Info about a research study from two universities in Australia.
Despite being a tech-savvy generation, research finds that adolescents still prefer print books.
Data from a collaborative one-year pilot study between Deakin and Murdoch Universities has uncovered some surprising findings about the recreational reading habits of teenagers.
“We found that digital platforms are not very motivating. Both regular readers and reluctant readers agreed that paper books are preferred, as they find them more engaging,” said lead researcher Dr Leonie Rutherford, a senior lecturer in writing and literature with Deakin University’s School of Communication and Creative Arts.
The interdisciplinary team of seven researchers focussed on how and where print books, eBooks and other long-form digital texts (2000+ words) were accessed by 550 adolescents aged 10-18, from Victoria and Western Australia.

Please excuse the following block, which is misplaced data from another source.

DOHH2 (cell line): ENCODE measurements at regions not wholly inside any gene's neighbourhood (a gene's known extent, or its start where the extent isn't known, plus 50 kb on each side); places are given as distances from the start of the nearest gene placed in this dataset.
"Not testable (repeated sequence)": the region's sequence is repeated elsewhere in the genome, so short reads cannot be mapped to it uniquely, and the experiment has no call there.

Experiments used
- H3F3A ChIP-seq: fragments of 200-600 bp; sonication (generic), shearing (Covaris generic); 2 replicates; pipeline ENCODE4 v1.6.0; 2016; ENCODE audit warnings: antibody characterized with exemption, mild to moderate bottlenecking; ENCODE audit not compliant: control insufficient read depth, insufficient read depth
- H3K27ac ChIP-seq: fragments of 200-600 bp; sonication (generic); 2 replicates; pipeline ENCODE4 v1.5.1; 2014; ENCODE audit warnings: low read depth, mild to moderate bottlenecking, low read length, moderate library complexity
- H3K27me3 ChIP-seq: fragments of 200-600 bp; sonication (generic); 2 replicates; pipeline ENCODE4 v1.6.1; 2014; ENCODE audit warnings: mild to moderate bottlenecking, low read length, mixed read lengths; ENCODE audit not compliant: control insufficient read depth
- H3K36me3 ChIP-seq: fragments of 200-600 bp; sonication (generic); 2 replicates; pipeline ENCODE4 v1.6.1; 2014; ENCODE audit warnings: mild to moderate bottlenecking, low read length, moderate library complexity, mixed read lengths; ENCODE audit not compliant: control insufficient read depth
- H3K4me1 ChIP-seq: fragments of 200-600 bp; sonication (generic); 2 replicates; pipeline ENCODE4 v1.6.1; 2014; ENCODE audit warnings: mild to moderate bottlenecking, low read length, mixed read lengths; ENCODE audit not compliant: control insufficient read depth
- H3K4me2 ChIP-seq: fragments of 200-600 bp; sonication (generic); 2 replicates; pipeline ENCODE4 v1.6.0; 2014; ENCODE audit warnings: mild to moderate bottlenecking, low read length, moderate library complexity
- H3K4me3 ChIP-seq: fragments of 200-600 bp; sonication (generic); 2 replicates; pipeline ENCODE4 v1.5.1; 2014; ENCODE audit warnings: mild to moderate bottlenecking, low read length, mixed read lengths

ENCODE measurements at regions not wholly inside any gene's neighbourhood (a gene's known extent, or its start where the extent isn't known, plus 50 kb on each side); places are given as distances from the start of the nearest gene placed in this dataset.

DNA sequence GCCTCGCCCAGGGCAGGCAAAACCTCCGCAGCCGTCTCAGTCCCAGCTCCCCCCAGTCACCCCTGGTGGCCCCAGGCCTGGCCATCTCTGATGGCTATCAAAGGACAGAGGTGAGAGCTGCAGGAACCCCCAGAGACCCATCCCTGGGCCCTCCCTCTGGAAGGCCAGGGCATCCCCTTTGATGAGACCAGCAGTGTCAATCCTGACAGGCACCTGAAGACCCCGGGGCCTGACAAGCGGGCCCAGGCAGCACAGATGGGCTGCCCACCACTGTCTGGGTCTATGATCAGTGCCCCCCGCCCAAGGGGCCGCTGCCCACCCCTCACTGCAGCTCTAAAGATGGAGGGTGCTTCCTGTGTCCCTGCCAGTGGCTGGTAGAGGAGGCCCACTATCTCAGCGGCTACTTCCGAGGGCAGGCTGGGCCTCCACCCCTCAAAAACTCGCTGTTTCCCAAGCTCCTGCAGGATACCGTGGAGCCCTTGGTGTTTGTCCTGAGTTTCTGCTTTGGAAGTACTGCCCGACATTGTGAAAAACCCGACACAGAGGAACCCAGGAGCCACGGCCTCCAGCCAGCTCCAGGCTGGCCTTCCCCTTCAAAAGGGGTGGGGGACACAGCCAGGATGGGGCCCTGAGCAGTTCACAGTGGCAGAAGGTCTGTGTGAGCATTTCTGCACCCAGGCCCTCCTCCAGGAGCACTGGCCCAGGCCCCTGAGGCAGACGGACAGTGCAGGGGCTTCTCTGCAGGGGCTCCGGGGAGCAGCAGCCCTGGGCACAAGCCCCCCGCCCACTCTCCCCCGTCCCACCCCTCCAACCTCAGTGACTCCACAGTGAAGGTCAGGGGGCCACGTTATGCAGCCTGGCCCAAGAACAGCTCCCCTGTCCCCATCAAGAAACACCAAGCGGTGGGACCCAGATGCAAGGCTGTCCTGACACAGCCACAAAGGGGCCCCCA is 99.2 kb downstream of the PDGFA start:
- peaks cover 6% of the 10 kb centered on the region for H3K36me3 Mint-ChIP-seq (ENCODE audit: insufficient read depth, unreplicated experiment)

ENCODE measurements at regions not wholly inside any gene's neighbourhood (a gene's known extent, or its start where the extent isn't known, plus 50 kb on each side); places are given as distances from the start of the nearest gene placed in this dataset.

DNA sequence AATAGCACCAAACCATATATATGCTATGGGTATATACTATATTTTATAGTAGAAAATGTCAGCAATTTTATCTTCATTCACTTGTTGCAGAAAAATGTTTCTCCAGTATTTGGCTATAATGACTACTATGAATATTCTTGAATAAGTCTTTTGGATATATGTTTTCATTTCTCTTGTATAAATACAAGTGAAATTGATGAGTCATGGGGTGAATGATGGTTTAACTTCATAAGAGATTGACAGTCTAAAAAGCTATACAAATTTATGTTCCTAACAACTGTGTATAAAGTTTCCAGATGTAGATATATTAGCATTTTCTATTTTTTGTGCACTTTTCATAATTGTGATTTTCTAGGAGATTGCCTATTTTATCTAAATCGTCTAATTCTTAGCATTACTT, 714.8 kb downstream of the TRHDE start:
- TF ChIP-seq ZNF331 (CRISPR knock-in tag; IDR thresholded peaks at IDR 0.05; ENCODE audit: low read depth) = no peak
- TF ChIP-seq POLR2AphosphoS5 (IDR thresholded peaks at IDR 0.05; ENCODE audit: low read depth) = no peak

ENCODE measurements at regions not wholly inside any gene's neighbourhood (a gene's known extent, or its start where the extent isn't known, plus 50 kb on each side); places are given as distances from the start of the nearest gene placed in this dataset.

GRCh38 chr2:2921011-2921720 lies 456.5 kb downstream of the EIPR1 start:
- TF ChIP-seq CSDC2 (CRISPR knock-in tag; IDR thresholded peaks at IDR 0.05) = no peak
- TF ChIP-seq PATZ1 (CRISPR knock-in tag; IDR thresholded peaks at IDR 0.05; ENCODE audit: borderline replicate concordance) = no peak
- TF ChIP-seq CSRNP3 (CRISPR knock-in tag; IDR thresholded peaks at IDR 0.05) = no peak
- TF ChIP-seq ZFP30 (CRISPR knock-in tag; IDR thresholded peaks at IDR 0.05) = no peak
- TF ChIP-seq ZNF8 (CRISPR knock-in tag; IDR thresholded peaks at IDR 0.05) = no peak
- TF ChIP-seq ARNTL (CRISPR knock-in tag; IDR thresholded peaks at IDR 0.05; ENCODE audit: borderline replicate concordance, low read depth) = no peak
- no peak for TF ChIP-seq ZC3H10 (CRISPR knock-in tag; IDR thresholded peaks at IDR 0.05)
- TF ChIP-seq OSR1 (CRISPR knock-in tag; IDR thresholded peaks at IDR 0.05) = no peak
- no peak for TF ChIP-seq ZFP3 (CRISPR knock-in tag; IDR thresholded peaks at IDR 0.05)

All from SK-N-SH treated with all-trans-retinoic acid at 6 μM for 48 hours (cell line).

The data showed that 70 per cent of participants read at least weekly for pleasure and 50 per cent read for at least 15 minutes each day.
The study also uncovered factors that may influence reading material decisions, in addition to age, gender, parents’ education level, and place of residence.
The data also found that a lesser proportion of young people read eBooks on a smart device, compared with a dedicated eReader, despite around 90 per cent of the sample having access to a tablet, desktop, laptop or mobile, while only 24 per cent have access to an eReader.